Over the past decade, the number of overweight cats has increased by 169% and the number of overweight dogs by 158%.
As a result, most pets in the United States, including about 56% of dogs and 60% of cats, are overweight or obese.
“Overweight” dogs weigh 10% to 30% more than their ideal body weight. An “obese” dog’s weight exceeds its ideal weight by more than 30%. The definitions are similar for cats.
The consequences are serious. Obese pets are more likely to have a number of additional health problems, including—
- Respiratory problems
- Cardiovascular problems
- Kidney disease
- Skin infections
- Shorter life expectancy (2.5 years shorter, according to one study)
These adverse health conditions result in a reduced quality of life for you and your pet as well as increased health care costs.
Fortunately, the Brownsburg Animal Clinic team can help you help your overweight or obese pet achieve a healthier weight.
Is Your Pet Overweight or Obese?
It sounds like a simple question, but it can be hard for owners to judge their own pets’ weight accurately.
In a study by Purina, when researchers asked owners of 201 healthy adult dogs to score their dogs’ body condition using the Purina Body Condition System as a guide, the owners said 28% of the dogs were overweight. A professional skilled in body condition scoring who evaluated the same dogs found 79% were overweight.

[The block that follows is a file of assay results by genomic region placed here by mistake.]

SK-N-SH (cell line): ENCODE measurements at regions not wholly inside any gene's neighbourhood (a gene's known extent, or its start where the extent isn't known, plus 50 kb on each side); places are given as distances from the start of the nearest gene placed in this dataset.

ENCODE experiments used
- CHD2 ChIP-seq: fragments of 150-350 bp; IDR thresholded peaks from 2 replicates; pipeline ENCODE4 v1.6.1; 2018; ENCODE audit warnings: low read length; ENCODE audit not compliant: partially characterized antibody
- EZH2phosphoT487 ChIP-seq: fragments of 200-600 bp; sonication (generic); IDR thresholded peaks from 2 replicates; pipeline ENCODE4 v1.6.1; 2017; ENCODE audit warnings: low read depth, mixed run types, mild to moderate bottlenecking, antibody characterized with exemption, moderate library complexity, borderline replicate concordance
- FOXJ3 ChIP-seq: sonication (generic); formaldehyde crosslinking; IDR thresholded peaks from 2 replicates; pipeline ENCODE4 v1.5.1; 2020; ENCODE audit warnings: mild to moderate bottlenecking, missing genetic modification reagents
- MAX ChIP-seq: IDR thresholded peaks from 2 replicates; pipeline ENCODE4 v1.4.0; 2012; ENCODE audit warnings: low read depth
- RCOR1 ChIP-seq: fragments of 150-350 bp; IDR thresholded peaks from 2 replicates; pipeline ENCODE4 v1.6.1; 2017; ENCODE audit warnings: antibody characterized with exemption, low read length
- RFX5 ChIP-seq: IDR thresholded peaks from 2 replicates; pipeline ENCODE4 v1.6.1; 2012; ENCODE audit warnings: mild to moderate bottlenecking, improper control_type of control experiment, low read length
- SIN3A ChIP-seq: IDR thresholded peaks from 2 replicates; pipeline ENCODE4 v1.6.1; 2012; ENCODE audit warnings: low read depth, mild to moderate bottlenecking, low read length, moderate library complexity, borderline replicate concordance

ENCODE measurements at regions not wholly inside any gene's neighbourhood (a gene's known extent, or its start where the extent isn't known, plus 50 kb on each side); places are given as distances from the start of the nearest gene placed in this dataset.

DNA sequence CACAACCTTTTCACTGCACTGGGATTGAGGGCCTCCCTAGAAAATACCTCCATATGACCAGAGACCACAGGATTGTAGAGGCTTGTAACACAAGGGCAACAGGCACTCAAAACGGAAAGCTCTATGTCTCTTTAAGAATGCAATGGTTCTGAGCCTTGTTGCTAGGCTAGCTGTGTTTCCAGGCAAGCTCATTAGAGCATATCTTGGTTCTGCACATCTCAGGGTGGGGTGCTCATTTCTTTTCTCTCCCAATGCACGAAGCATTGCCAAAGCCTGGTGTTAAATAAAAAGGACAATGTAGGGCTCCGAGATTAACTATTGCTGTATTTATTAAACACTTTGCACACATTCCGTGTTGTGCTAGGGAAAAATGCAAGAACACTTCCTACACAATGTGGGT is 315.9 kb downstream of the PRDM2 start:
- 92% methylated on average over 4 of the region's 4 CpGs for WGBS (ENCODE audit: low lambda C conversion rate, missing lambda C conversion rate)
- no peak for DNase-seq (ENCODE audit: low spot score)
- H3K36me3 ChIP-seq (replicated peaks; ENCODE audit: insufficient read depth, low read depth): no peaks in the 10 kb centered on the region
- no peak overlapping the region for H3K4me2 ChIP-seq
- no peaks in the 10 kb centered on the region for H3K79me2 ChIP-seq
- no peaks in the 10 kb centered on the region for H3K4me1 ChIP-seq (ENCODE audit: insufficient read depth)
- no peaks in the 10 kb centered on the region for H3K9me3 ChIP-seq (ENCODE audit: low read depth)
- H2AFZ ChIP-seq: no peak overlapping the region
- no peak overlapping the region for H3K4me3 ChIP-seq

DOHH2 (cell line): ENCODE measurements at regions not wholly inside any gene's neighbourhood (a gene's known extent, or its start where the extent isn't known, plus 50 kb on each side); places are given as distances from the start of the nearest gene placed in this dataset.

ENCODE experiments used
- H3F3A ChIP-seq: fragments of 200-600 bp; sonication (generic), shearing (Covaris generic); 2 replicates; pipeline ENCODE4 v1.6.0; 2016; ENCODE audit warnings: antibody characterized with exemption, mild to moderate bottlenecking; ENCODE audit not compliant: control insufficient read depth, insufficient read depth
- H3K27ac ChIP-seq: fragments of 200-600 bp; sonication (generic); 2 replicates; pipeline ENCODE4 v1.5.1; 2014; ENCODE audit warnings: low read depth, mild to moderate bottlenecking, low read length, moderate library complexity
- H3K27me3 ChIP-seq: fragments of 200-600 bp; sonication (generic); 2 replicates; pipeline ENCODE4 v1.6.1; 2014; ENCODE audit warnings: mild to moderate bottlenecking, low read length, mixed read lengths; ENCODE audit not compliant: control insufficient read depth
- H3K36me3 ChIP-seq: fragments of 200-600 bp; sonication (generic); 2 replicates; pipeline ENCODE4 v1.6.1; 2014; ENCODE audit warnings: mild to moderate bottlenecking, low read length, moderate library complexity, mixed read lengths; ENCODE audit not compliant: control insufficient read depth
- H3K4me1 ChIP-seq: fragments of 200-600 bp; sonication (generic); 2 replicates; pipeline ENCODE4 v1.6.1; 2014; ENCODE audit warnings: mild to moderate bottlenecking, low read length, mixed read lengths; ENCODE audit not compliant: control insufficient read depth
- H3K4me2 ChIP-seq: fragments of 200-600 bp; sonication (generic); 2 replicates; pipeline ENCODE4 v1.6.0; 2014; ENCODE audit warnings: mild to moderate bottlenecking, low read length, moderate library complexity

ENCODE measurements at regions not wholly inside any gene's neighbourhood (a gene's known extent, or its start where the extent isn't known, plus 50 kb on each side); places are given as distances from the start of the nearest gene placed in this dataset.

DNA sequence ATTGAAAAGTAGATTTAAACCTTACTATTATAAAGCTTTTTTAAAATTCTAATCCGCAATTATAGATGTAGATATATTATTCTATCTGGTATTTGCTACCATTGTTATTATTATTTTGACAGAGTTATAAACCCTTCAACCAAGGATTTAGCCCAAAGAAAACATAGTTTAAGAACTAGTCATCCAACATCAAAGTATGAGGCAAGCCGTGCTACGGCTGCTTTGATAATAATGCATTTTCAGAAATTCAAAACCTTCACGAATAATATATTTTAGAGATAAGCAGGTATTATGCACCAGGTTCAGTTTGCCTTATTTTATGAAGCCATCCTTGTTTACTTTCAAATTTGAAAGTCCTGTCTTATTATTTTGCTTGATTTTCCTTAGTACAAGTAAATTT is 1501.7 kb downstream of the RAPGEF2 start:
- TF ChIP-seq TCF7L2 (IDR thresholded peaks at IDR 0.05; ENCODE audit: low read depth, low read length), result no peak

You can use Purina’s system to evaluate your own pet’s body condition before your next appointment at the clinic. To help you get started, the Purina Institute offers simple instructions on making your assessment.
Here’s a brief video for cat owners:
The Purina Institute also provides an illustrated reference sheet to help you assess your cat’s body condition.
Similarly, the Purina Institute offers a video assessment how-to for dog owners.
Here’s a visual reference chart to help you evaluate your dog’s body condition.
If, based on your initial assessment, you think your pet may be overweight, we encourage you to visit the American Veterinary Medical Association’s web page titled, “Your pet’s healthy weight.” There you’ll find advice on working with your veterinarian to help your pet achieve a healthy weight.
The Illinois State Veterinary Medical Association has published a paper as a downloadable PDF, “Nutritional Management of Canine and Feline Obesity,” that provides a fairly comprehensive overview of key aspects of obesity in dogs and cats. Although the paper is written for veterinarians, the language is not overly technical, and any client whose pet is overweight or obese can benefit from reading it.
You may also want to review the post we published last October in observance of National Pet Obesity Awareness Day.
We’re Ready to Help!
Pet obesity has been called one of the most uncomfortable exam room topics for veterinary professionals, but at Brownsburg Animal Clinic, we feel it’s one of the most important.
Rest assured, if we diagnose your pet as overweight or obese, you have absolutely no reason to feel ashamed, embarrassed or judged. Our primary focus will be not on blame or shame but on collaborating with you to develop a workable plan to address the problem for the greater good of our patient—your beloved pet.
Remember—overweight and obesity are increasingly prevalent problems shared by more than half our patients. We look forward to helping you help your pet achieve a healthier body weight for a longer, happier life!